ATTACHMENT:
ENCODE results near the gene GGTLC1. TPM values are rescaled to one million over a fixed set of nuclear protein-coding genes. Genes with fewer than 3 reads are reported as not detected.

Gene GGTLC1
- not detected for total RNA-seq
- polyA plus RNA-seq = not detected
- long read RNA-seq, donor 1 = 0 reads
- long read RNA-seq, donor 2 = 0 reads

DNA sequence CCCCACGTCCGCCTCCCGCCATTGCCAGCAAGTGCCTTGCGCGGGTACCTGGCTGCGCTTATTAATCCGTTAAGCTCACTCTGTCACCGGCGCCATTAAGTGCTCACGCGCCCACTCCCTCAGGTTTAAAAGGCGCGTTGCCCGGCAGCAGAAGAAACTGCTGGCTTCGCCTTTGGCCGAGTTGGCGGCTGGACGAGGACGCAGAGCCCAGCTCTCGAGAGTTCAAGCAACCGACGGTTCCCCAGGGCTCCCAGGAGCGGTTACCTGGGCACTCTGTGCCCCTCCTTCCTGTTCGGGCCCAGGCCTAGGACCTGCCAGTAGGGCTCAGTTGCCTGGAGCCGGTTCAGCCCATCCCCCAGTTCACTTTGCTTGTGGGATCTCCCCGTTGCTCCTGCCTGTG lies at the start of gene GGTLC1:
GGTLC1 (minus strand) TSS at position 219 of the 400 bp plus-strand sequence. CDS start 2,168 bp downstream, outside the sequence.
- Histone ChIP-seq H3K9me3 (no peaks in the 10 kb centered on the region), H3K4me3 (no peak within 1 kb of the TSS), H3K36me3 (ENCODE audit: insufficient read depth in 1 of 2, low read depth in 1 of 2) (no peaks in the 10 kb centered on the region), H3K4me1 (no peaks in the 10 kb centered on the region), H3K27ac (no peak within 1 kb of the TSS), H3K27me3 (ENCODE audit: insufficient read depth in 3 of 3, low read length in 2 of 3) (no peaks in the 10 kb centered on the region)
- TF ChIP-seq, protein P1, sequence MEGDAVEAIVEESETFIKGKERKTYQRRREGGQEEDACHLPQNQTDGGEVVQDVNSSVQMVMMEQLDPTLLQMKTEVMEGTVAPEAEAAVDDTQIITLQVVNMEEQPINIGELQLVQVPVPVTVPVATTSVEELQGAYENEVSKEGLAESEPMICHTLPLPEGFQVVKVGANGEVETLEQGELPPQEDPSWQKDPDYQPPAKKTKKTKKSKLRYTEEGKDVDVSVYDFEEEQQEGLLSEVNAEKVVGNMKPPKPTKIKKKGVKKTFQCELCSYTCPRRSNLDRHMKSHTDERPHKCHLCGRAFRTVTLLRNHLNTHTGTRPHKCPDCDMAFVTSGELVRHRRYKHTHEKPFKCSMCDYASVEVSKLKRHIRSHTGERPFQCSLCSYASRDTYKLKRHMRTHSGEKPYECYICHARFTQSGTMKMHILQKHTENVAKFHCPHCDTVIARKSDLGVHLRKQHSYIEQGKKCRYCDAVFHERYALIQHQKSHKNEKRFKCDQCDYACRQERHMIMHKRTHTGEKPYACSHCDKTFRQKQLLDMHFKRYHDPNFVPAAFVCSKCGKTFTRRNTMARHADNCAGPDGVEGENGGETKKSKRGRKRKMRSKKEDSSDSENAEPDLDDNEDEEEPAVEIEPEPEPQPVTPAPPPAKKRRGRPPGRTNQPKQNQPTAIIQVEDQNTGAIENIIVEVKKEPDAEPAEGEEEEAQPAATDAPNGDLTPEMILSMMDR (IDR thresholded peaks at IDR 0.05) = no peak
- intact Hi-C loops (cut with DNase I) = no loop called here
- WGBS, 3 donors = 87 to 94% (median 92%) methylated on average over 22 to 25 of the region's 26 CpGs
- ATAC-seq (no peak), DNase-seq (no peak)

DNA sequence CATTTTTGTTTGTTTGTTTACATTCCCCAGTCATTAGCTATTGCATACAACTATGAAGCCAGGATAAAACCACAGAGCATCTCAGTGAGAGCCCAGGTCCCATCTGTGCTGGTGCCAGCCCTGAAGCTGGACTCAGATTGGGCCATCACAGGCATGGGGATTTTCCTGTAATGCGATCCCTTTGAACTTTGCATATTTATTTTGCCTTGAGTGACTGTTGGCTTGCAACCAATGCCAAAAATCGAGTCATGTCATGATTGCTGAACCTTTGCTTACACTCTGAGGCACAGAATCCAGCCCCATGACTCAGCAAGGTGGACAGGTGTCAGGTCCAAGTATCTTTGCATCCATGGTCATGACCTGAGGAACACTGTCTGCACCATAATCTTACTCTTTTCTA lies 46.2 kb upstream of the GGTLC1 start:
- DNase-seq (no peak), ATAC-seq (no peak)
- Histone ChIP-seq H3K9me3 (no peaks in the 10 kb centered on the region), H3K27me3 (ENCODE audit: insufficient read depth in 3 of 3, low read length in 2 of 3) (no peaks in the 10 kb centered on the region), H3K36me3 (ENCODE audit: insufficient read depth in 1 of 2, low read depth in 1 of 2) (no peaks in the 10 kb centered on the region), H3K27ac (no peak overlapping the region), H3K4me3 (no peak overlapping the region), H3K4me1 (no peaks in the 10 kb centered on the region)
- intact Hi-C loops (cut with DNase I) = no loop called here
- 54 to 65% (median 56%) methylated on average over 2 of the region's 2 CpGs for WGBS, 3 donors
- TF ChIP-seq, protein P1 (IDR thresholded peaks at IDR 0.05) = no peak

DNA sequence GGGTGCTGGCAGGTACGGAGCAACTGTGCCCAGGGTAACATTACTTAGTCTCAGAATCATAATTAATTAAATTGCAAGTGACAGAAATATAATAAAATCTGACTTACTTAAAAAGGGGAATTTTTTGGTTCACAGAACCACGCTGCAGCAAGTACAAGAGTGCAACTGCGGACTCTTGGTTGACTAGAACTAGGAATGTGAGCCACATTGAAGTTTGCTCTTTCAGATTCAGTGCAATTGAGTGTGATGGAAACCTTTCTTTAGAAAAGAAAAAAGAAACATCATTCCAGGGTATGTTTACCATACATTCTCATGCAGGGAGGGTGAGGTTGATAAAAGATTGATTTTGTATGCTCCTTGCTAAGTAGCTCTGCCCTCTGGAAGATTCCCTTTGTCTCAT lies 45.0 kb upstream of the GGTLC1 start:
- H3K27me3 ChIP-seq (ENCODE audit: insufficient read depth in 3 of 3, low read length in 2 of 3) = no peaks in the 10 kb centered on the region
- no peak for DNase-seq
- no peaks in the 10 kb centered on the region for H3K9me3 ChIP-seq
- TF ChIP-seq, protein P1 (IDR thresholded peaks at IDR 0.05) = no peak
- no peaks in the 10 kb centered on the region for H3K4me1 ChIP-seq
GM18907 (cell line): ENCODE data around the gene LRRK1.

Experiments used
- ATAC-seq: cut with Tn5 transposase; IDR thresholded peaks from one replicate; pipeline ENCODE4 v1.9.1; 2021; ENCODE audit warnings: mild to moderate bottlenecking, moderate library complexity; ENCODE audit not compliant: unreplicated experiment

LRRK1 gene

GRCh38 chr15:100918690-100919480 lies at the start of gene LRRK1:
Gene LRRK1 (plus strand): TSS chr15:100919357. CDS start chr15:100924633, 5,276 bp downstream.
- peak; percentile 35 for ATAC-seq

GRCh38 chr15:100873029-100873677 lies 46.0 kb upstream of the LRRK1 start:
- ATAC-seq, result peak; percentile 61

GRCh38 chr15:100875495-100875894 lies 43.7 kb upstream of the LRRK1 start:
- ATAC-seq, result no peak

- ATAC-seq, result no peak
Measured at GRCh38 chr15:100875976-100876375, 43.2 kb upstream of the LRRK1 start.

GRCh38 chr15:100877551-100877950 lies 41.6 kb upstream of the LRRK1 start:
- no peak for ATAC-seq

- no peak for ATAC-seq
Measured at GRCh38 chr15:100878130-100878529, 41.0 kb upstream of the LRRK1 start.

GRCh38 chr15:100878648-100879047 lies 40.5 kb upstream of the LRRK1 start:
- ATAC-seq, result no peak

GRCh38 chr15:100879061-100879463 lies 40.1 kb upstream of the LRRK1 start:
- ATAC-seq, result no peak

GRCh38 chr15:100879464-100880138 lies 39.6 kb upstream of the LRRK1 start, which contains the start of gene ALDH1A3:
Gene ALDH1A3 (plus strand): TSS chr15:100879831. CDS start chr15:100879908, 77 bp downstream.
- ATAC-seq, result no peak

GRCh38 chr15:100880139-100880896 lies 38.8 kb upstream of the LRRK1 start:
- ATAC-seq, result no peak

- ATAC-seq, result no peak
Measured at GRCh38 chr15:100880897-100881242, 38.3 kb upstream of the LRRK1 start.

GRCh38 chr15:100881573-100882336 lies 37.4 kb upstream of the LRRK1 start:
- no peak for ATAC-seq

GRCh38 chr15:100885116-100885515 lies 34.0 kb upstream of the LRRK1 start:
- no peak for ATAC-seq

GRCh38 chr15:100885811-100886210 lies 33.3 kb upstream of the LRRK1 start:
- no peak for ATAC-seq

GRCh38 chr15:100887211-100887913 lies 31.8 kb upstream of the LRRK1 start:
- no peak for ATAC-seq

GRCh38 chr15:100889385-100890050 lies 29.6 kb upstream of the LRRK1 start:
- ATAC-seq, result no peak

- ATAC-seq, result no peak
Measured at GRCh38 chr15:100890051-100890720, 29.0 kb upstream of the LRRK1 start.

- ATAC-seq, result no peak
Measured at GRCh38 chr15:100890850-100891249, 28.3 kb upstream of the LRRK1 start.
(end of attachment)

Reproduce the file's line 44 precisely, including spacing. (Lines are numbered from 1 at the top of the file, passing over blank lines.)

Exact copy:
- ATAC-seq, result no peak